Massachusetts Legislative Priorities for 2019-2020
When it comes to protecting children from toxic chemicals, getting lead out of drinking water, putting a stop to climate change or protecting our most vulnerable – the time is now. Clean Water Action is prioritizing 10 bills in the 2019-2020 Massachusetts legislative session.
An Act to protect children, families, and firefighters from harmful flame retardants
S.1230/H.3500 Senator Cynthia Stone Creem and Representative Marjorie Decker
Toxic flame retardants are added to highchairs, car seats, nursing pads, furniture, carpet pads, electronic equipment (including toys), and many more household products. Unfortunately, flame retardants are a risk to our health and aren't actually needed for fire safety. These bills will ban the use of 11 harmful flame retardant chemicals in children's products, residential furniture, mattresses, bedding, carpeting and window treatments.
S.149/H.248 - Senator Cindy Friedman and Representative Jim Hawkins
Toxic chemicals in everyday products are increasingly linked to cancer, learning disabilities, asthma and many other diseases and disorders. This bill creates a list of "toxic chemicals in consumer products" and requires manufacturers to let the state know if any listed chemicals are contained in products sold in Massachusetts. The bill requires disclosure of harmful chemicals used in children’s products, personal care items, cleaners and certain other products.
S.1315/H.3839 - Senator Michael Moore and Representative Jack Lewis
Polyfluoroalkyl substances (PFAS) are a group of approximately 5,000 man-made toxic chemicals. PFAS chemicals have been found in the blood of almost every American who has been tested. The chemicals get into our bodies through water and air contamination and via the food we eat. PFAS enters the food supply due to leaching from food packaging like paper trays, plates, containers and compostables. This bill bans the use of PFAS chemicals in food packaging products.
Clean Energy and Climate Justice
An Act to promote green infrastructure and reduce carbon emissions
H.2810 – Representative Jen Benson
This bill charges fossil fuel suppliers a fee for the pollution their products emit. The fee rises over time, creating an incentive for all energy users to conserve energy and transition to cleaner options. Thirty percent of the revenues raised by this "carbon fee" are invested in renewable energy, energy efficiency, transportation and resilience, providing a projected $400-600 million/year. Seventy percent of revenues will be returned each year to households and businesses via rebates that are carefully structured to protect low income, moderate income and rural households.
An Act relative to solar power in environmental justice and urban communities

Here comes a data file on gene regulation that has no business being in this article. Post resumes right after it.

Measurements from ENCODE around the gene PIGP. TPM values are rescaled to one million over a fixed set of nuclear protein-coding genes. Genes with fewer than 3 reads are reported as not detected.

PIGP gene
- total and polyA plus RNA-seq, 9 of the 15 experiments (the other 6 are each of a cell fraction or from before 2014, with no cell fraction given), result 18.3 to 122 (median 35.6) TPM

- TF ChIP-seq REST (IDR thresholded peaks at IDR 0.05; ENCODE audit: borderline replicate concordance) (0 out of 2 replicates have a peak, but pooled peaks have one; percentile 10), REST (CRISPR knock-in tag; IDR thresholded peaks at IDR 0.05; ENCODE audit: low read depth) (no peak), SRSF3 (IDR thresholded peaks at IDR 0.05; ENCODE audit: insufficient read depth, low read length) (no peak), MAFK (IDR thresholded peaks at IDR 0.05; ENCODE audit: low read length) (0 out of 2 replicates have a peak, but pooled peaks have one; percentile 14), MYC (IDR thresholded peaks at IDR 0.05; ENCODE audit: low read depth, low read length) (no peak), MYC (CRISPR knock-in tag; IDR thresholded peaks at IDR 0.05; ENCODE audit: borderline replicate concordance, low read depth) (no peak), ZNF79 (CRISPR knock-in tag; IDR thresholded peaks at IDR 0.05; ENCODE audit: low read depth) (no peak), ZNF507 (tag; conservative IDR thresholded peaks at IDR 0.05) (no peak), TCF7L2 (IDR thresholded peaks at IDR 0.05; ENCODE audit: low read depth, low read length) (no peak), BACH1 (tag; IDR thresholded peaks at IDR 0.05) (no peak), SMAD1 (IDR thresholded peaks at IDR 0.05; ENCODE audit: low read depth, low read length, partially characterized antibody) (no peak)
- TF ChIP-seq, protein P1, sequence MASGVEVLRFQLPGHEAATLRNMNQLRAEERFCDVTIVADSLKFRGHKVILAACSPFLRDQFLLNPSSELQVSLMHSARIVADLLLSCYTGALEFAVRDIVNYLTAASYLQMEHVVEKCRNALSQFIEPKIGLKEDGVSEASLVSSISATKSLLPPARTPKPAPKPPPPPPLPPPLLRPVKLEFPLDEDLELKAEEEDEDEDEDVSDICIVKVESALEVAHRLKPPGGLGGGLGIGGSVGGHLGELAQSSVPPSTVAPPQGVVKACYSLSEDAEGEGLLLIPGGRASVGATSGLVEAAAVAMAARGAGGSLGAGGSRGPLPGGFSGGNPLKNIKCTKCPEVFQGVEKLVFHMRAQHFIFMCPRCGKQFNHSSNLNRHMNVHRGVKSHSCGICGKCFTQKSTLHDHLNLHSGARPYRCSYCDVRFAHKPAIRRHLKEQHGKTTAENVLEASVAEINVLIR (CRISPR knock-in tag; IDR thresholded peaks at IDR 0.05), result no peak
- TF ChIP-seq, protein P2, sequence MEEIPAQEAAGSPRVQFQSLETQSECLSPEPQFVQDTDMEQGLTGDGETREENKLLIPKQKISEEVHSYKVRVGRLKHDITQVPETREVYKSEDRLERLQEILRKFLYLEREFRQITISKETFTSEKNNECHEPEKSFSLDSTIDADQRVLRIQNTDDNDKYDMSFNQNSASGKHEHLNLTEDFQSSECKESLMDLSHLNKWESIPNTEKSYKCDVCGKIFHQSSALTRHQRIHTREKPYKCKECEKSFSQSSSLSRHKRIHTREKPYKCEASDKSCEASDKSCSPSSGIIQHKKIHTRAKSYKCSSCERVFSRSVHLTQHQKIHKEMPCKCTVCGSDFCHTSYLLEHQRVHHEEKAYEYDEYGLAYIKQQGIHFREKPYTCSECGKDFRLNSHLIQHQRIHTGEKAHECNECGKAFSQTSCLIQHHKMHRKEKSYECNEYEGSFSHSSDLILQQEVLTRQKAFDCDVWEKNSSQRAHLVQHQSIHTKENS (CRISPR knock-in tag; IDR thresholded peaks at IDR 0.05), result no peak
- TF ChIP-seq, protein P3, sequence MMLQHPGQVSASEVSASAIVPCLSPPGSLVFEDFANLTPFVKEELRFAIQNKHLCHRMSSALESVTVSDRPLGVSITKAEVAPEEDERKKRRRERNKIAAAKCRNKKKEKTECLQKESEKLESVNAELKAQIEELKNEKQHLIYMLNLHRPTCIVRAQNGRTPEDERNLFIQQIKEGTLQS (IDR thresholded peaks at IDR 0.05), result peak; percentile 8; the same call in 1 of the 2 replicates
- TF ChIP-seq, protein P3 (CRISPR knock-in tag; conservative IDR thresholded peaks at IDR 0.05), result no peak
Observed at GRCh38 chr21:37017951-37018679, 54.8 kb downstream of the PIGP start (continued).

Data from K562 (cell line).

S.1931 - Senator Sonia Chang-Diaz
An Act relative to solar power equity in low-income and environmental justice communities
H.2877 – Representative Russell Holmes
These bills would modify current laws to provide the same incentive rate for low income solar projects as residential projects (currently a community shared solar project serving low income customers only receives 60% of the net metering benefit that residential solar customers would get). It also raises the net metering cap to allow companies to more easily transfer the revenue from solar projects to low income customers’ bills, and requires that any solar program run by the Department of Energy Resources must have a mandatory portion set aside for low-income and environmental justice communities.
An Act to Promote Local Energy Resiliency
H2914 - RepresentativeTram Nguyen
This bill would allow for energy microgrids to be built for the purposes of energy generation or resiliency. It gives municipalities, state agencies, and private electric customers the right to create microgrids which currently can be unilaterally blocked by utility companies with no recourse.
An Act relative to environmental justice and toxics reduction in the Commonwealth
S.464/H.761 - Senator Jamie Eldridge, Representative Michelle DuBois, Representative Liz Miranda
An Act relative to environmental justice in the Commonwealth
S.453/H.826 - Senator Sal DiDomenico and Representative Adrian Madaro
These bills would add crucial definitions of environmental justice and environmental justice populations into state law as well as modify the Massachusetts Environmental Protection Act to make sure that environmental justice communities have some consideration in whether dangerous energy infrastructure is placed in their communities. S.464/H.761 would codify the Environmental Justice Executive Order 552 into law, adding administrative structures to force the state agencies to account for environmental justice in their policies.
An Act ensuring safe drinking water in schools
S.500/H.774 - Senator Joan Lovely and Representative Lori Ehrlich
This bill protects children’s health and gets lead out of the water at all schools and child care centers by requiring: the removal of lead service lines, the largest single source of lead in water; the installation of lead certified filters or water filling stations; and regular testing of school water. The bill establishes a health-based lead level standard for schools and day care centers of 1ppb, and requires the immediate shut-off of outlets with elevated levels of lead.